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INDIANAPOLIS–A bill that aims to better spot and treat Alzheimer’s and dementia early on in patients in Indiana passed out of the House Public Health Committee Tuesday morning.

The bill was authored by Representative Gregory Porter (D-Indianapolis). He says loved ones deserve the best quality care.

“My bill would allow 15 area agencies on aging to employ a dementia care specialist to make early, critical interventions, help individuals stay in their homes and result in better quality of life at every stage of Alzheimer’s and dementia. I will continue advocating for this bill as it moves through the legislative process,” said Porter.

Under this program, dementia care specialists would provide community education and help connect caregivers with resources. The Alzheimer’s Association believes this program would cost about $1.5 million per year over a two year period. A similar program has yielded more than $39 million in long-term savings in North Dakota.

Victoria Faber, advocate with the Alzheimer’s Association Greater Indiana Chapter, says this will be extremely helpful for everybody.

“I think one thing that gets overlooked a lot is the caregiver burden. These people are dealing with Alzheimer’s, but they’re also placing a very big caregiver burden on their families. This bill helps ease that burden,” said Faber.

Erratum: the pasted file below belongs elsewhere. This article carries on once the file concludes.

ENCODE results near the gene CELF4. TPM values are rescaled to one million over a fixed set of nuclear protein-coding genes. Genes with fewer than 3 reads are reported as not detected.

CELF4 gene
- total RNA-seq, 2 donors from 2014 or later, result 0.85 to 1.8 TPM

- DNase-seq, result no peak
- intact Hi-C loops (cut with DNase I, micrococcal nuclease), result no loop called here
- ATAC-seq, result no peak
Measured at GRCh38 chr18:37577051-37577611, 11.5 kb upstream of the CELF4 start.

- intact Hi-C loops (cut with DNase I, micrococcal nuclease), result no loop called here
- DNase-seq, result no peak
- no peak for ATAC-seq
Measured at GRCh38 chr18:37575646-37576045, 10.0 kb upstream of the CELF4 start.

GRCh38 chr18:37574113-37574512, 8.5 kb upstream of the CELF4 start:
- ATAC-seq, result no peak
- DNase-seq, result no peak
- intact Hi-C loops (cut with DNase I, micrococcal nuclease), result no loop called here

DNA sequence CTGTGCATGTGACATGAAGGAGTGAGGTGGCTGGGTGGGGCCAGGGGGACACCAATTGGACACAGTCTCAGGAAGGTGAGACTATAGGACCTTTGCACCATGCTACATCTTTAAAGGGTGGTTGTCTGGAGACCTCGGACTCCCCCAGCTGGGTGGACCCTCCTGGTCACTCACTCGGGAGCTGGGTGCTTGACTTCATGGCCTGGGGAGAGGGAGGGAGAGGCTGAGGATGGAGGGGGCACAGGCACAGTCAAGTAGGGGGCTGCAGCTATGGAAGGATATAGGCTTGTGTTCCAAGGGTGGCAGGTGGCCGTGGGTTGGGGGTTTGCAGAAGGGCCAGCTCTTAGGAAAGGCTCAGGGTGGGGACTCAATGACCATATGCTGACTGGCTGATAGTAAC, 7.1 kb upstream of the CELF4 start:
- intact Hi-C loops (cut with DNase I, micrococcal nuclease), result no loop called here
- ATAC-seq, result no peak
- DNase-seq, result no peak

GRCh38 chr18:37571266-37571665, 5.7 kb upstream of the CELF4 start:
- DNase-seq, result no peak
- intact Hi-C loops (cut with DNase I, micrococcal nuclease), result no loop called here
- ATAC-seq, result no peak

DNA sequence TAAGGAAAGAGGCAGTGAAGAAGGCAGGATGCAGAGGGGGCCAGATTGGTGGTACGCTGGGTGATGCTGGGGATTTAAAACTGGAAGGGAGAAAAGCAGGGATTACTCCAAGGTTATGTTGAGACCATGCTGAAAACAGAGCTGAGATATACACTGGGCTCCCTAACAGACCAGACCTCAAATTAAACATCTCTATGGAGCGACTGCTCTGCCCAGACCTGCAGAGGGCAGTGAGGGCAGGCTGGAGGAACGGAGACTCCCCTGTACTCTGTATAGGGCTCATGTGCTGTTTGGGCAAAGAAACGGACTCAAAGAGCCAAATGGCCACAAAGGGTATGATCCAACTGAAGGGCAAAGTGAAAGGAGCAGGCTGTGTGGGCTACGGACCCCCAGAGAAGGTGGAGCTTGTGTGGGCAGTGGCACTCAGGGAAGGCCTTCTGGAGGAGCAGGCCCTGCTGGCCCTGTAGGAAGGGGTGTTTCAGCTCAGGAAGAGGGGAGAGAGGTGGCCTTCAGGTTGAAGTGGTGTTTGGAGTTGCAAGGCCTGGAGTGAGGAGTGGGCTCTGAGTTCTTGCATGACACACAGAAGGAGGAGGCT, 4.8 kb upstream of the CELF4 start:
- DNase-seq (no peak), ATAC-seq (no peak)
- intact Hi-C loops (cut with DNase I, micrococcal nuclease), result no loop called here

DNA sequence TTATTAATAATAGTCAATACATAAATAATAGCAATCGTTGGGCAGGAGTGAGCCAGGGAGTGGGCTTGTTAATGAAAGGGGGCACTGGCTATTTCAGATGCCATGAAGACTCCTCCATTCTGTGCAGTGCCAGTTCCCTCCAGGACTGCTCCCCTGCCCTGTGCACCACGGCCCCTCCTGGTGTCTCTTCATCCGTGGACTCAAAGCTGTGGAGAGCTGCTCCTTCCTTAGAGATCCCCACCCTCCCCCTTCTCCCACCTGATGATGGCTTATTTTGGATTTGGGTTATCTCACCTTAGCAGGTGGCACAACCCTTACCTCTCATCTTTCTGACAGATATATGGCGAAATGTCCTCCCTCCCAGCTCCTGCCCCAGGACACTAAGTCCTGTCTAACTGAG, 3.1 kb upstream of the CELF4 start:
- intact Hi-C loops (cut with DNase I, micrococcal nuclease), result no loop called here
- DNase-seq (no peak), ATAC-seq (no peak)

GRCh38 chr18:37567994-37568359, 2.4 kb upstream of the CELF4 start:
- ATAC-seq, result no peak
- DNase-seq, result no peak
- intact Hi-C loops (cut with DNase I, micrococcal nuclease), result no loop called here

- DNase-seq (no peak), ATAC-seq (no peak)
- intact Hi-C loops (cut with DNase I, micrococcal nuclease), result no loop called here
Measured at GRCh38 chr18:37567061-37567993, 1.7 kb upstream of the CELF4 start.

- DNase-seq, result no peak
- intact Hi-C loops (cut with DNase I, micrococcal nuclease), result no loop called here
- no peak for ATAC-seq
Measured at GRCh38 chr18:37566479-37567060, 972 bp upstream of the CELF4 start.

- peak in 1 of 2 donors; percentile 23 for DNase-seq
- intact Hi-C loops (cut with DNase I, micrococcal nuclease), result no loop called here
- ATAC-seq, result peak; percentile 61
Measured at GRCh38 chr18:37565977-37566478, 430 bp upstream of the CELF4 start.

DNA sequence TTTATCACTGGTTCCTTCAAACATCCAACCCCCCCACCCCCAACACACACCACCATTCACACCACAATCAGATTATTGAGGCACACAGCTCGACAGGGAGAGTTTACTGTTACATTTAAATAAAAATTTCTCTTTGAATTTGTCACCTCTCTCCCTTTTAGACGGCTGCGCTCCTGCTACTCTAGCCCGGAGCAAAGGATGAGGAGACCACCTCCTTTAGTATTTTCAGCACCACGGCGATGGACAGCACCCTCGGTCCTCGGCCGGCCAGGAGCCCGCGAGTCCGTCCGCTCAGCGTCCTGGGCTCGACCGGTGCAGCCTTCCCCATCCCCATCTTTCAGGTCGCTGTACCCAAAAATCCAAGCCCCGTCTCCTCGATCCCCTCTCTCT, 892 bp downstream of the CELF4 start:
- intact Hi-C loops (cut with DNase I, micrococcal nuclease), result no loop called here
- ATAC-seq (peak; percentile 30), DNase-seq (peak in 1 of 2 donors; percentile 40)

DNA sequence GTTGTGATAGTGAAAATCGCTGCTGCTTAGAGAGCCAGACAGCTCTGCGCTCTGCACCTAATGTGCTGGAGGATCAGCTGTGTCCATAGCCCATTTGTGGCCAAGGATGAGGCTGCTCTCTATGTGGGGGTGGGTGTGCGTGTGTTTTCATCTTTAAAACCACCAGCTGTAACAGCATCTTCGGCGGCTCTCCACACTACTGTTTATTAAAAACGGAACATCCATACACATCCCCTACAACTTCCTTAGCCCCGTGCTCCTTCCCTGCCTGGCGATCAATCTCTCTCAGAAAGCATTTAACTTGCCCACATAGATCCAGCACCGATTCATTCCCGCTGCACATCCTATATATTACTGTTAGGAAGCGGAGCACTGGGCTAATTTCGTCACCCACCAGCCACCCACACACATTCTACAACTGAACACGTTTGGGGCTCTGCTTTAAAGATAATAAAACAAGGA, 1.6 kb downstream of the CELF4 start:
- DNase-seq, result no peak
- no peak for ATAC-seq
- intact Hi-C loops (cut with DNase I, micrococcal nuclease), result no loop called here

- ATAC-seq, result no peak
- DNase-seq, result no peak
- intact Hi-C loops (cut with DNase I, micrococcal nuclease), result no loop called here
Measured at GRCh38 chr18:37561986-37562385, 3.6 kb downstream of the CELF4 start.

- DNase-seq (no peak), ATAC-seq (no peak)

Faber urges you to be on the lookout for what could be early indicators of Alzheimer’s.

“It can be different for everybody, but things like getting lost while driving, forgetting phone numbers, having trouble with bills, things like that. It can be a small thing that people might want to sweep under the rug, but those can be signs that may mean it’s time for those patients to undergo testing,” said Faber.

Indiana Governor Eric Holcomb also spoke at the Statehouse about Alzheimer’s on Tuesday.

“The choice to support the Alzheimer’s Association Greater Indiana chapter during Alzheimer’s Advocacy Day at the Statehouse is personal. Raising awareness and advocating for better support is just one way we can show our support for the many #Hoosiers affected by this heartbreaking disease,” said Holcomb on Twitter.

The Association says 110,000 people aged 65 and older are living with Alzheimer’s in Indiana. 11.2% of people aged 45 and older have subjective cognitive decline.

The bill still has a long way to go to become law.